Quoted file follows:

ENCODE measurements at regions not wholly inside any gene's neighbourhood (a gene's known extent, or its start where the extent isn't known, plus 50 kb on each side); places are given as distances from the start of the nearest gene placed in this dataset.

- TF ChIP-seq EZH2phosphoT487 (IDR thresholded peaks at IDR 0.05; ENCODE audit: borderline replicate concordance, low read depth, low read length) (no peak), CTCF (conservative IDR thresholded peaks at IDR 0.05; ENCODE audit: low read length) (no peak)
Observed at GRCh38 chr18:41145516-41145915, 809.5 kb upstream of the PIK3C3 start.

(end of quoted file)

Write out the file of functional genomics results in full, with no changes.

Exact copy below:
ENCODE measurements at regions not wholly inside any gene's neighbourhood (a gene's known extent, or its start where the extent isn't known, plus 50 kb on each side); places are given as distances from the start of the nearest gene placed in this dataset.

- TF ChIP-seq EZH2phosphoT487 (IDR thresholded peaks at IDR 0.05; ENCODE audit: borderline replicate concordance, low read depth, low read length) (no peak), CTCF (conservative IDR thresholded peaks at IDR 0.05; ENCODE audit: low read length) (no peak)
Observed at GRCh38 chr18:41145516-41145915, 809.5 kb upstream of the PIK3C3 start.